Hospitals and physician groups across the country are beefing up merit pay for quality and patient satisfaction in their physician compensation plans. But Geisinger Health System is doing something radically different.
The 12-hospital system based in Danville, Pa., did away with physician bonuses altogether this summer and put all of its 1,600 employed doctors on a straight salary.
Geisinger also made the decision to pay each physician at or above the national average whether in primary care or a specialty. “We don't have below-average doctors so we don't pay anyone below average,” Geisinger CEO Dr. David Feinberg said.
That Geisinger would abandon a compensation model that previously paid physicians 80% straight salary and a potential 20% performance bonus runs counter to what's happening with many health systems and physician groups.
Most systems see the emergence of value-based reimbursement, encapsulated in legislation like the Medicare Access and CHIP Reauthorization Act, as requiring the rewarding or penalizing of physicians for performance on quality and patient satisfaction scores.
They are shifting their compensation plans to put more emphasis on attaining those types of benchmarks rather than the old ways of predominantly rewarding throughput.
For example, Crystal Run Healthcare, a 300-physician group based in the lower Hudson Valley community of Middletown, N.Y., today pegs up to 15% of total physician compensation to quality, cost and satisfaction measures, said Dr. Scott Hines, Crystal Run's chief quality officer and medical director.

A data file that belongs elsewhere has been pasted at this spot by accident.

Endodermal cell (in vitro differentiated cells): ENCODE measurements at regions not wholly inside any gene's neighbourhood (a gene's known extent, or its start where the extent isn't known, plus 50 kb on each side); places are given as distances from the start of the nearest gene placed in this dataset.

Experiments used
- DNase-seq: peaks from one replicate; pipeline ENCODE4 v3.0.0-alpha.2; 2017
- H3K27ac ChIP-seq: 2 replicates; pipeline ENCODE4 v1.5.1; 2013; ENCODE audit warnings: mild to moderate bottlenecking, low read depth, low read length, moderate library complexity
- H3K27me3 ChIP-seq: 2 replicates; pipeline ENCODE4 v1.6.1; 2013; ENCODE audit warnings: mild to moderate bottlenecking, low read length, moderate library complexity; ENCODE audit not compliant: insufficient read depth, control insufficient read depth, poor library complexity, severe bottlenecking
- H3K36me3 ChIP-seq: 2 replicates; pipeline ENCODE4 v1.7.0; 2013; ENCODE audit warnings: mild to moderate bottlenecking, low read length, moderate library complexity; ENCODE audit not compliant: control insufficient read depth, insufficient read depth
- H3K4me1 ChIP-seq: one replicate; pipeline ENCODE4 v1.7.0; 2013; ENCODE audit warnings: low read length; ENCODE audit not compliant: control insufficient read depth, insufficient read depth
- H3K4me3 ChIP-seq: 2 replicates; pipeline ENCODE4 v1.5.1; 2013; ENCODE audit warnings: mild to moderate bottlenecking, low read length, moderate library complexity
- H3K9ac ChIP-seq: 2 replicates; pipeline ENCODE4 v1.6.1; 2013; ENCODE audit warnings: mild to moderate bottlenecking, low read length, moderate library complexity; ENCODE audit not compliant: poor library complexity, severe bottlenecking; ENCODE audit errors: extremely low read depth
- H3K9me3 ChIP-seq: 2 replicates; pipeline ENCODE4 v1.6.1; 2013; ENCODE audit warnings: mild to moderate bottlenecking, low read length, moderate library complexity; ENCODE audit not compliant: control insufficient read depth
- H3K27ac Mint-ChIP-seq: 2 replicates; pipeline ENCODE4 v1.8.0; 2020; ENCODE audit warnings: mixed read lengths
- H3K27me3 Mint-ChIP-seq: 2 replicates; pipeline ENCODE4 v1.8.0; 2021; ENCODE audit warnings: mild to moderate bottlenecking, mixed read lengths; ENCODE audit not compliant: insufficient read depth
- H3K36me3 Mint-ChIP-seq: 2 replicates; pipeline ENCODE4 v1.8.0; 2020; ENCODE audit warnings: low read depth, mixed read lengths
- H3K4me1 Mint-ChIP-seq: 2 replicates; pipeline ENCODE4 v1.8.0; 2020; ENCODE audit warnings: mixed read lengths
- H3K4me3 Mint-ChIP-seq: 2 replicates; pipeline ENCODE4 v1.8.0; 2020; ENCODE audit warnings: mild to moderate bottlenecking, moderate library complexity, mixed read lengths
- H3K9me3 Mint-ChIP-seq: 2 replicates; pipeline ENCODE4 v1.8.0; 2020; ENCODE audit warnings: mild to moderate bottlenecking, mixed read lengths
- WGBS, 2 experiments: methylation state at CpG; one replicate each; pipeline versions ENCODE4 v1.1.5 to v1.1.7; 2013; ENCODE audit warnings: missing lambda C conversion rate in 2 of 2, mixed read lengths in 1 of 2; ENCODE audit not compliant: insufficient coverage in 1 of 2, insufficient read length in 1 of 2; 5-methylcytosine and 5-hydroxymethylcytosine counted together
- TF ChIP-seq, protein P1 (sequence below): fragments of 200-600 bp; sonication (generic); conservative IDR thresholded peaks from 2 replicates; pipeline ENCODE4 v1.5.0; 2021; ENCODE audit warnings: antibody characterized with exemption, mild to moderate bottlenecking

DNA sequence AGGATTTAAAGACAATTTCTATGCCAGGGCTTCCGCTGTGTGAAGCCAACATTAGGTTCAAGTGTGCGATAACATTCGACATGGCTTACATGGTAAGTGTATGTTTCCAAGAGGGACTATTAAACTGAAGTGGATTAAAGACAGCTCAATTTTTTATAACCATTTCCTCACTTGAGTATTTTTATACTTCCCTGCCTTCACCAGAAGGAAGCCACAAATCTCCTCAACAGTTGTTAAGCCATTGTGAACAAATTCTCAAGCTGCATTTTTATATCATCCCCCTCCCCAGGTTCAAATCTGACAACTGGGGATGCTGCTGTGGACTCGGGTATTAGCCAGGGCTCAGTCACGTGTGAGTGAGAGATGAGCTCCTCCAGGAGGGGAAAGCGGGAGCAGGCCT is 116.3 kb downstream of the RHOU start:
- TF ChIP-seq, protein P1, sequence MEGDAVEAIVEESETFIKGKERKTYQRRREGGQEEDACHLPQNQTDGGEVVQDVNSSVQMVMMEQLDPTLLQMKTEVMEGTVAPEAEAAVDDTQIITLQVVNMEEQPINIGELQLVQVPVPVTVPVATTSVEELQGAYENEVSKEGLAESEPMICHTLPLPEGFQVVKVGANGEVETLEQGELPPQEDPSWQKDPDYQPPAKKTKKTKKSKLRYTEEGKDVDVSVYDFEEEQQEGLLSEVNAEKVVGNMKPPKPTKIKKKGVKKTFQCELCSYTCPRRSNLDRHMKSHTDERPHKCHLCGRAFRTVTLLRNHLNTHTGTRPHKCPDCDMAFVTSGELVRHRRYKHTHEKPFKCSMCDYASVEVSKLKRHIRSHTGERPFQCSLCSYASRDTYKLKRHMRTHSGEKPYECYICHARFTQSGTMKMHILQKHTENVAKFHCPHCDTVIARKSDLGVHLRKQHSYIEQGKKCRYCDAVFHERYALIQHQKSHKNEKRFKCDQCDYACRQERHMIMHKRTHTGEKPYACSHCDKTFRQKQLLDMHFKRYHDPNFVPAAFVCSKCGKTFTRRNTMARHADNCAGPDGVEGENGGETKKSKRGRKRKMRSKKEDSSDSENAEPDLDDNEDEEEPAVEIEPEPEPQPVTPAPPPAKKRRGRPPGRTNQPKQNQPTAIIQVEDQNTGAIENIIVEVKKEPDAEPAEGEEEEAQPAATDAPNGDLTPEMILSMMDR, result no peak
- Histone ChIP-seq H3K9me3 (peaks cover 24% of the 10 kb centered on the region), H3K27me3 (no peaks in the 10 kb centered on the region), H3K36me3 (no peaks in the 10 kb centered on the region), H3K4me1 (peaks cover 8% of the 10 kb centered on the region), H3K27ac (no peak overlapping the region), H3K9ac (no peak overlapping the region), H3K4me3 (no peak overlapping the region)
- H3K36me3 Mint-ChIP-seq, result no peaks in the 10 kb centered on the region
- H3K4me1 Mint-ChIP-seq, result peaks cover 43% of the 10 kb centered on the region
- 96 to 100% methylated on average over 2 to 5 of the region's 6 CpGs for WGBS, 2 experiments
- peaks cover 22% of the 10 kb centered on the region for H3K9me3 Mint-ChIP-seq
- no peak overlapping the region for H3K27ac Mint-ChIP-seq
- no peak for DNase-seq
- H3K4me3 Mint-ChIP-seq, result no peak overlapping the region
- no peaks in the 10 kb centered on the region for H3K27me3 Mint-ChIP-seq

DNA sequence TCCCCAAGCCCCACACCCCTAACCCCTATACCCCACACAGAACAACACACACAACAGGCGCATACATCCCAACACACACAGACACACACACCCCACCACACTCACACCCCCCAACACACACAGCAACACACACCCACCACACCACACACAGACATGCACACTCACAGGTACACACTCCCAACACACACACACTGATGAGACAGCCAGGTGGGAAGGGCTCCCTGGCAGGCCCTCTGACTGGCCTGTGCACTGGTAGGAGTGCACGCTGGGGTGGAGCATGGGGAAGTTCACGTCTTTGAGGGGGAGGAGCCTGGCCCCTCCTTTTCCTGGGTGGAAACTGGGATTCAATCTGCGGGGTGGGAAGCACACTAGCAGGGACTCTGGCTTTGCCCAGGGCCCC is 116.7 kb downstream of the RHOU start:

That percentage is set to rise to 30% over the next three years because “more and more contracts are being tied to clinical quality and lower costs,” Hines said. He's seeing the same trend with both government and private payers.
The compensation model at the 1,200-physician Henry Ford Medical Group in Detroit is a little different but similarly aimed at elevating quality and patient satisfaction, said group CEO Dr. William Conway.
The group's primary-care physicians next year will get a greater portion of their compensation based on how many consumers choose them as their doctor than today's model, which is predominantly based on the volume of relative value units they perform. RVUs represent a Medicare formula for reimbursing physician services that blends the time it takes to perform a service with the skill level behind that care. A committee that includes the American Medical Association offers recommendations to the CMS which establishes the relative weights of physician RVUs.
While RVUs determine 66% of pay at Henry Ford today, it becomes a 50/50 split next year between RVUs and patient sign-ups, Conway said. That model also provides an incentive for physicians to perform well on quality and patient satisfaction since consumers will see physicians' work rated online and can base their selections accordingly, Conway said.